Teach for India is one of the best-known fellowship programmes in our country. Here, one can really give back to society by teaching children living in slum areas of metropolitan cities. Not just that, it also has a great percentage of women taking up the fellowship, says Romana Shaikh, the Training Manager (Literacy & Design) of the programme.

But Romana also pointed out the downside to it. Sadly, not many women who join continue in the development sector after the fellowship.

“In fact, the percentage of women who stay back is lower than men. The reasons are the usual of home responsibility, needing to run a family, job, etc. And I don’t know if it is as much about money as it is about time as development sector jobs are more time intensive than corporate,” said Romana. She also talked about men taking up the fellowship and said “that as far as men are concerned, they find it harder to join the

The reason for men not joining the fellowship is that it cuts straight two years of having a corporate or a normal job. “A lot of men have families who do not support them but those who do join the fellowship, they end up staying. There are many more men who are in the social entrepreneurship field right now, after the fellowship, than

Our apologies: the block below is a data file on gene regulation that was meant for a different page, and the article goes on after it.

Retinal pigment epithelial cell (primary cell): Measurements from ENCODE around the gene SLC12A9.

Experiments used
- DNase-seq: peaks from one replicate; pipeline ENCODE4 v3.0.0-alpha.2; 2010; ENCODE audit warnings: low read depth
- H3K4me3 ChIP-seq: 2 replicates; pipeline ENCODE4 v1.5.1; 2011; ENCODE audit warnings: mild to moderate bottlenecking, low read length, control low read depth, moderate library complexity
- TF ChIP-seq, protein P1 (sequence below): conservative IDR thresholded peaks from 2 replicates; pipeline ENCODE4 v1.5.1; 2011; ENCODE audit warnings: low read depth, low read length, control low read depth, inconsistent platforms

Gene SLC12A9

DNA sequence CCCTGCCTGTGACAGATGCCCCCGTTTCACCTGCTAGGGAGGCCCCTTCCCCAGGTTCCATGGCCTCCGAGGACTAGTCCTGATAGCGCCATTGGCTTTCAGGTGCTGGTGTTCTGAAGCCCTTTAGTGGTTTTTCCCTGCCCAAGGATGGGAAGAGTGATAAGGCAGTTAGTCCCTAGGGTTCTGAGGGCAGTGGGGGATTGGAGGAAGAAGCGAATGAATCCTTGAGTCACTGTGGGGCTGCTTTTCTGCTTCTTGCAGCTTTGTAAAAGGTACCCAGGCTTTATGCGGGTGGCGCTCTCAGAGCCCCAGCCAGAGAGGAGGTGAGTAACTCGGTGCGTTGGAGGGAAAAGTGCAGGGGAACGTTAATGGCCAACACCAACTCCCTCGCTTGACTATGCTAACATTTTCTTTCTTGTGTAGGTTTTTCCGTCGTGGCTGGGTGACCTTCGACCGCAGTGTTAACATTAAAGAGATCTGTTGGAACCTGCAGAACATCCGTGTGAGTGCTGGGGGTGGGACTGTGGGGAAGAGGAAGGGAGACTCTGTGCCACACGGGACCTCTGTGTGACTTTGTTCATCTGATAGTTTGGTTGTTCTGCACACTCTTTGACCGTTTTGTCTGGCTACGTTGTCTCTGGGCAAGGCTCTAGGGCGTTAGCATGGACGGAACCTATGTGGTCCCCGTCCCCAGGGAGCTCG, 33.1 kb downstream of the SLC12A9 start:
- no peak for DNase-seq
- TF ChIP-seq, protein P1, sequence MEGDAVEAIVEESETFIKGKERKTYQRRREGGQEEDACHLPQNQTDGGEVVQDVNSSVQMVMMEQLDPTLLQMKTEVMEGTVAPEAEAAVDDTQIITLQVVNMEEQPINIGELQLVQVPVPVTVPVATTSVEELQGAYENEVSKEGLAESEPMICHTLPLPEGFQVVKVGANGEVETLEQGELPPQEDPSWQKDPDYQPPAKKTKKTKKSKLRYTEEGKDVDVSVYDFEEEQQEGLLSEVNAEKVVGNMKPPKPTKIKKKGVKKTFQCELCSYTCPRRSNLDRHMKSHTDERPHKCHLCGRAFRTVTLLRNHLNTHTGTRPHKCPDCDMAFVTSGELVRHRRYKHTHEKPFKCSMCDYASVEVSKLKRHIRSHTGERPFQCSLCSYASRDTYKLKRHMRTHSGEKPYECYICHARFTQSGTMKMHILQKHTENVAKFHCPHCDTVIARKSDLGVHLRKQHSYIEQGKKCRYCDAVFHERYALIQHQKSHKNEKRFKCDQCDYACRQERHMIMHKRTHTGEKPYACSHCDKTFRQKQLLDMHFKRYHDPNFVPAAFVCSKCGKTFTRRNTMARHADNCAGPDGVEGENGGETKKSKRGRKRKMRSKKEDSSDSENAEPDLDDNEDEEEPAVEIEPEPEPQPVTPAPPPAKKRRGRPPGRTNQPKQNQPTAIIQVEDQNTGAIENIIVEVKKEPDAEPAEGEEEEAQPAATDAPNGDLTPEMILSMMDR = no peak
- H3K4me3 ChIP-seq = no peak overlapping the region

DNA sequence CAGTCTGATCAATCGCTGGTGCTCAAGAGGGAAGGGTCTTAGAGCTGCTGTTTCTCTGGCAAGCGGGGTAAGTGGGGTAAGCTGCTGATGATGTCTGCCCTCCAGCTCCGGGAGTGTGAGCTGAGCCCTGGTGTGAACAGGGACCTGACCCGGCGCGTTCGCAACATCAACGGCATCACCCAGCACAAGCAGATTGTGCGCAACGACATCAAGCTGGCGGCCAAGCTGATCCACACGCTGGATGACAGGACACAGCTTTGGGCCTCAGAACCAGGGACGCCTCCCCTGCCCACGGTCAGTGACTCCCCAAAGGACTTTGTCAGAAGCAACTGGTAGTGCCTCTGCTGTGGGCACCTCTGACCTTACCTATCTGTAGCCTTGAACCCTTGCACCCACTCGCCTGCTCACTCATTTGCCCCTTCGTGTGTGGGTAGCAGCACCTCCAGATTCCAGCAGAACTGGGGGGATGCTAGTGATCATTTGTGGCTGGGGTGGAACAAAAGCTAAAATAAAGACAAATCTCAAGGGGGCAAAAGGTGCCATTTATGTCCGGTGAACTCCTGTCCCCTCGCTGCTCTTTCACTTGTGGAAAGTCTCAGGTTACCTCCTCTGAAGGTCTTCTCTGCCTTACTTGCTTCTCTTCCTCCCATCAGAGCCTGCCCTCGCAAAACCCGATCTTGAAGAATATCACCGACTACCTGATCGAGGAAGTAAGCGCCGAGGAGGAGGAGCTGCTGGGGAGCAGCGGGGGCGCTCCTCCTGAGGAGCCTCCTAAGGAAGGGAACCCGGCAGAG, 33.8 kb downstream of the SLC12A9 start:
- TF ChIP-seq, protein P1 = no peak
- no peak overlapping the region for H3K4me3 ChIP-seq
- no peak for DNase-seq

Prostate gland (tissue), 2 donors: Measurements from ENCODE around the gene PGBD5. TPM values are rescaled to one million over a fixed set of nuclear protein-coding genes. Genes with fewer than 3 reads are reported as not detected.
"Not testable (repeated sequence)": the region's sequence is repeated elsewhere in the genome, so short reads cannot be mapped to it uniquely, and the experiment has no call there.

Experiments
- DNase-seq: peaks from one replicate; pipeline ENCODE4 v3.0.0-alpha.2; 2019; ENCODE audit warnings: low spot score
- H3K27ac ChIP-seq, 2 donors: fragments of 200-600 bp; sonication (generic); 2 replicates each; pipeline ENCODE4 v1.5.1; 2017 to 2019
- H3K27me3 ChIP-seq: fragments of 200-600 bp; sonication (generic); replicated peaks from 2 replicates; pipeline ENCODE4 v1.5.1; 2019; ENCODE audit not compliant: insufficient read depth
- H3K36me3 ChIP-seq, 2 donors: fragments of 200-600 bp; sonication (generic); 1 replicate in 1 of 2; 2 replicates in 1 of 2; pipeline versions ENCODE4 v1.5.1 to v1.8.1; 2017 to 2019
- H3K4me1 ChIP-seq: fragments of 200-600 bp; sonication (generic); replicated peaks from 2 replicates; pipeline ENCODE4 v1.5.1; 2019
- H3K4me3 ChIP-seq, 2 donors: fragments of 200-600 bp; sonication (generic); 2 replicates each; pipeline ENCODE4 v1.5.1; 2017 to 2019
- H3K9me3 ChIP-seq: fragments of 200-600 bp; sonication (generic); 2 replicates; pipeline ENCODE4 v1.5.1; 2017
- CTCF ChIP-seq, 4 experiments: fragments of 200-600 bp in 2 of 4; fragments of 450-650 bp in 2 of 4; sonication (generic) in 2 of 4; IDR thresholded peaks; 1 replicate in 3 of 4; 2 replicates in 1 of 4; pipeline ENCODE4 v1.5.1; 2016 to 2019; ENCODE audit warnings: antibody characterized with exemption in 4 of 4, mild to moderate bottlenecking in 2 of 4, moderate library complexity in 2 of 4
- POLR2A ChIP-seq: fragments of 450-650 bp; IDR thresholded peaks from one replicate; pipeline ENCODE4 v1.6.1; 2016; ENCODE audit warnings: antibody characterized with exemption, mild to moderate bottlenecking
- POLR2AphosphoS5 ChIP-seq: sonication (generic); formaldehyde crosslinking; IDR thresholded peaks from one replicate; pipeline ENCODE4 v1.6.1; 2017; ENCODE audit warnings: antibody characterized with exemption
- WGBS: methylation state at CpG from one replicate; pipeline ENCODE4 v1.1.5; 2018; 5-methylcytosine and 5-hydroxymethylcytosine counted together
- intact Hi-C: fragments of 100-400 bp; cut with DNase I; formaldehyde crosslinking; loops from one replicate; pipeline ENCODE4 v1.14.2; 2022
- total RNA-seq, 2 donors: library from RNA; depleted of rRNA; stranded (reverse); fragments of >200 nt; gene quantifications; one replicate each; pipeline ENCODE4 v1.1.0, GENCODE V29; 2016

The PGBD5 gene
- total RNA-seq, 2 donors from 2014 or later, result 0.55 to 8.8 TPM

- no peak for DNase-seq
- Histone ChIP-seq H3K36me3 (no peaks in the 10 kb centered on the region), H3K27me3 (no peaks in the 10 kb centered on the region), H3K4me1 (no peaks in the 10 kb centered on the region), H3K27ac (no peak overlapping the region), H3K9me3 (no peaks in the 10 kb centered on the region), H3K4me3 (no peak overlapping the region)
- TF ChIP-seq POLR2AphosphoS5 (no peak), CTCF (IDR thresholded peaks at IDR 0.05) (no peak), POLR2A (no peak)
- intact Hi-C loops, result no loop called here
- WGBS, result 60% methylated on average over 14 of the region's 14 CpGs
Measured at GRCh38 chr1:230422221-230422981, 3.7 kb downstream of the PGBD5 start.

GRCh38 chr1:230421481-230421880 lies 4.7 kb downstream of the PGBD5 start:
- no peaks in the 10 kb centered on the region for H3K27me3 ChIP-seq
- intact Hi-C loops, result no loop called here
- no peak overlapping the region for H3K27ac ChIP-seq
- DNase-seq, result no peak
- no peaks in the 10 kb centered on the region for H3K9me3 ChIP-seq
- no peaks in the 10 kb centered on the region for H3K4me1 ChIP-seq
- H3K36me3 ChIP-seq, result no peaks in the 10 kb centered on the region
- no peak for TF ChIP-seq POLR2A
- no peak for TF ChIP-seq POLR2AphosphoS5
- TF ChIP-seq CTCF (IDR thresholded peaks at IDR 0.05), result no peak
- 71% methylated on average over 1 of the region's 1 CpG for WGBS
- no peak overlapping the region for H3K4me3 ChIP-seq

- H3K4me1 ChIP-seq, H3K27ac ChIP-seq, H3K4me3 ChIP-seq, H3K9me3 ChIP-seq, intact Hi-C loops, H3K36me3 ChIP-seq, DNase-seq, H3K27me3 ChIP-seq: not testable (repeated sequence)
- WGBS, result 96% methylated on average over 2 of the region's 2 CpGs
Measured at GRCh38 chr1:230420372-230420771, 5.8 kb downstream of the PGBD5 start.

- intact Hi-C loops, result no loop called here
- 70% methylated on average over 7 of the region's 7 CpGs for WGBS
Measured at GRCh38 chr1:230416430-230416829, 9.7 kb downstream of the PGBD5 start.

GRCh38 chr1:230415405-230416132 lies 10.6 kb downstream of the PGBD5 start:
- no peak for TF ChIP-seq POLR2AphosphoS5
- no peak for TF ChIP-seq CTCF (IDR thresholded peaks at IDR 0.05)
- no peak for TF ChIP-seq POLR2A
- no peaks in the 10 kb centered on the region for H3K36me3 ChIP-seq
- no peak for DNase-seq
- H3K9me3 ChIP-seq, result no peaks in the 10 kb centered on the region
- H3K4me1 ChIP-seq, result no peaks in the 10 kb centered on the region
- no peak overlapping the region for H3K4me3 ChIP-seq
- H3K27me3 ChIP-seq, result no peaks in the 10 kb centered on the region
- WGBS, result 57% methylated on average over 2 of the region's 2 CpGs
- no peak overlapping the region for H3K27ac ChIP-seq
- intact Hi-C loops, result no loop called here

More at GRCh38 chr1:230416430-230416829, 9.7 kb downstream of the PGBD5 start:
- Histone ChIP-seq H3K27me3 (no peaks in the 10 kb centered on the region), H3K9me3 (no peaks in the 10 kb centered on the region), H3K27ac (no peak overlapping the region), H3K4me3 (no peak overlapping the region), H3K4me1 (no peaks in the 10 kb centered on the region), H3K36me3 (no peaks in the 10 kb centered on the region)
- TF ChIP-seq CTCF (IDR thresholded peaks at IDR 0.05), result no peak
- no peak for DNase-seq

women,” elucidated Romana.

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Many women who join also go back to their previous jobs but there is a great percentage who stay with Teach For India as teachers, tells Romana. “The idea of taking a pay cut for passion and purpose is beginning to show in a pretty strong trend across our graduates.”

Talking about the pressure of getting educated among young boys and girls, she said that each community is different, based on various factors like parenting, caste, religion, etc. A lot of parents want their children to be educated but Teach For India still faces issues like girls dropping out after Class 8 to get married, they drop out because of no toilets in schools.

Romana believes that there is a shift in mindset in girls getting educated, but the old tradition of girls getting married early and not be educated still exists in society.

Even in urban India, all the orthodox expressions of having to choose between who will get education — girl and boy — is still there.

She revealed about her own experience being a fellow and then working for Teach For India by saying that it is pretty gender-balanced in staff. “In fact, we have more women than men across the board. We have a good balance in our senior-leadership team so our CEO, Shaheen, is a woman. Organically, we have built a balanced community of men and women working there together.”

Romana added, “It’s been a place full of learning. It’s a very creative, thriving, idea-driven place. There is a lot of autonomy to do what you want and support to take risks and to be innovative. That is what really allowed me to grow.”

Picture credit- Livemint